HEUGHSCAR HILL from ASKHAM

 


Summary

Date - 21st June 2009 Distance - 7.25 miles
Ascent - 680ft
Map - OL5 Start point - Askham - car park by village hall (NY 513237)

 

Summits Achieved

Name Height (ft) Height (m) Grid Ref
Heughscar Hill 1231 375 NY 4880 2316

 

The Walk

It was three weeks since our last walk, mainly due to Dad and Uncle Brian having been on holiday. See holiday in Peebles & Northumberland.

"Where are we going", asked Allen.

"I have decided to break myself in gently, and take you to Heughscar Hill", said Dad.

"Magic", exclaimed Allen, "this will mean I will finally catch Grizzly up, on Outlying Fells done".

It was dry with some sun and a pleasant temperature. When we climbed it last time with Uncle Eric in November 2004, we had started from Pooley Bridge on the shores of Ullswater. So for a change today Dad decided to follow the route as defined in AW's book. This started from the pretty village of Askham, having first driven through the Lowther Estate. By the village hall there is a good car park (honesty box 50p for half a day). Strolled through the village, in the direction of the cul-de-sac ahead.

Shortly we passed this old water pump. "Please will you take a picture for the story", asked Grizzly.

The road ended at a cattle grid, then continued ahead as a good track, climbing gently to reach a gate. Dad chatted to a farmer who had just filled an old bath with water for some horses.

The track climbed on gently, and just past the next plantation, we turned right up to the summit cairn that was clearly in view.

As we leapt out, Tetley shouted, "come on Dad take our picture!"

We then paused to enjoy the wonderful view to Ullswater with the high fells of the Helvellyn Ridge behind.

"Well, that's it" said Allen.

"For summits, yes", replied Dad, "but now I am going to take you to see the pre-historic stone circles and standing stones on Moor Divock."

"Oh, you are so good to us Dad, to make our adventures so interesting", he replied.

Walking north along the hill to Heugh Scar we then descended to the track, and went left. We were now on the High Street Roman Road. This runs for some 23 miles from Brougham Castle (BROCAVVM ROMAN FORT), then via Brougham Hall, Eamont Bridge, Yanwath, Tirril, and over Moor Divock - this was the area we were walking today. It then climbs over the long ridge crossing Loadpot Hill, Wether Hill, High Raise, Rampsgill Head and on to High Street, its highest point. Then it descends via Troutbeck Park, Troutbeck, Robin Lane & Jenkin Crag to end at GALAVA ROMAN FORT (Ambleside). We tried to visualise the cohorts of Roman soldiers that had walked along here, and wondered where they had originally come from, before they were posted to Britain.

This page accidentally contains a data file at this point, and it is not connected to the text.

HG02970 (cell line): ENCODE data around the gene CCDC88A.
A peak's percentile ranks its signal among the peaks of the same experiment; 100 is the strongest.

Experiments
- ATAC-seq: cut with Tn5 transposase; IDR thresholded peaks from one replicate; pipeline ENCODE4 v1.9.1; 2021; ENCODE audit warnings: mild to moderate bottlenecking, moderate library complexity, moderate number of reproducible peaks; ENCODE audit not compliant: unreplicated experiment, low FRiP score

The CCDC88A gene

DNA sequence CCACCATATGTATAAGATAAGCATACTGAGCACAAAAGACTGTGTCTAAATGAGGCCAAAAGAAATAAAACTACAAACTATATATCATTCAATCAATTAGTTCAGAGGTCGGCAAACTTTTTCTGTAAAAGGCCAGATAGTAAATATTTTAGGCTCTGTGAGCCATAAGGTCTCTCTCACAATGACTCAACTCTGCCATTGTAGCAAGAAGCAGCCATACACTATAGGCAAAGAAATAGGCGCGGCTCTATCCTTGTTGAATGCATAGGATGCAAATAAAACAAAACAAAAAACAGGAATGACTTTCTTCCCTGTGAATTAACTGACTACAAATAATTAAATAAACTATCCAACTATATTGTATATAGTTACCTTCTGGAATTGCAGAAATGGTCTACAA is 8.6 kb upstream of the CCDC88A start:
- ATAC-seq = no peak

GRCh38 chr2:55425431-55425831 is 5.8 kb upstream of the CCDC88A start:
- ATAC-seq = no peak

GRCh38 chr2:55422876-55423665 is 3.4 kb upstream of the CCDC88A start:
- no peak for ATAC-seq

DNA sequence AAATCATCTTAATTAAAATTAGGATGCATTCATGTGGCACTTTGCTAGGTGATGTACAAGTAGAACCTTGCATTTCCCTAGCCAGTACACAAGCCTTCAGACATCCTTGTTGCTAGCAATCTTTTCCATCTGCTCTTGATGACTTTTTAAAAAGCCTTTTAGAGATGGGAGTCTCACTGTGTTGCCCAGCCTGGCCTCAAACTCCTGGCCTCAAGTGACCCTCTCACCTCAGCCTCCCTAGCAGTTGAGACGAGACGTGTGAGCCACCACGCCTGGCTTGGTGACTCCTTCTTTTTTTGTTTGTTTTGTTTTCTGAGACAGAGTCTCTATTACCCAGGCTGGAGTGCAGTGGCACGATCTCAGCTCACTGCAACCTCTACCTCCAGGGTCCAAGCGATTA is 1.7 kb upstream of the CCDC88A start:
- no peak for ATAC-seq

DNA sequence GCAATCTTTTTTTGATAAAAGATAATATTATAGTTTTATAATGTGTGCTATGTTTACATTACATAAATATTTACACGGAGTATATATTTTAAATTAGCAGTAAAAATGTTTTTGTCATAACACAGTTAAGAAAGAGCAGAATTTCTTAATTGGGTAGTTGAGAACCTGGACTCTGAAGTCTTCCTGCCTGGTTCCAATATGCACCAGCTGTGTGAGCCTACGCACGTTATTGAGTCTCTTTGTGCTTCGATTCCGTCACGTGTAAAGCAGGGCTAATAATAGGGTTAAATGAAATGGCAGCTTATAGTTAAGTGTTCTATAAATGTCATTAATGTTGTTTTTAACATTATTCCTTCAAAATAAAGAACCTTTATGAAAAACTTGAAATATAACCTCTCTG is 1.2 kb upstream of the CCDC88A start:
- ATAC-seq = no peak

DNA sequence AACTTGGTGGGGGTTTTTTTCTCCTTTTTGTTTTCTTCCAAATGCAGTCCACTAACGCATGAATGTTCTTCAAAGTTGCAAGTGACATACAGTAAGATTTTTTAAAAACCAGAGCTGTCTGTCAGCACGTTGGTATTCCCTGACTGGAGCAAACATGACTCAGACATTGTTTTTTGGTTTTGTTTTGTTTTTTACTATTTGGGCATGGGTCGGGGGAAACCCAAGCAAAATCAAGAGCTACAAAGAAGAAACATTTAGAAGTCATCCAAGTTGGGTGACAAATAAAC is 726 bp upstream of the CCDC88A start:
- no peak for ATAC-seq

Continuing we eventually arrived the at first site, a large stone circle known as The Cockpit. This is about 90 feet diameter, consisting of about 73 stones, raised on the inside of a low bank, the sizes of the stones ranging from 1 to 3 feet.

Leaving the Roman Road, we now walked left along a boggy path to a path junction.

"Where to now", enquired Grizzly.

Dad replied, "we turn right here and walk along to that large stone you can see ahead on the horizon. It is called the Cop Stone."

We were soon there, and Dad took this picture for us. Overall it is about 5 feet in height, and leaning. We can't help saying that from this angle it look rather like a very fat seal.

Backtracking we then branched off, and more or less in a line from the Cop Stone, the way passes between these two standing stones ( seen here looking back),

and then in a short distance arrived at what is known as the Cairn Circle.

This is raised on a small mound and has a deep depression in the centre. It consists of about 10 stones from 1 to 4 feet in height with many smaller stones between. You can just see the sheep who had found a comfortable spot in the shelter of one of the stones.

Setting off once again we followed a thin track. We had learnt a lot about the pre-historic sites on Moor Divock, and discussed them amongst ourselves, wondering about the people who had made them, and for what purpose.

Crossing a wide track, we continued ahead, to pick up a track which was followed to the gate we had passed through earlier. As we reached it a gentleman kindly opened it for us. He was waiting for the rest of his group, and so Dad chatted to him. We were spotted, so Dad explained all about us and the fact that we had a website, and he asked for the address. As we returned down the track this fine prospect of the Pennines was before us.

Soon we were crossing the cattle grid and strolling down the road into Askham.

Thanks Dad, for a most interesting day!!

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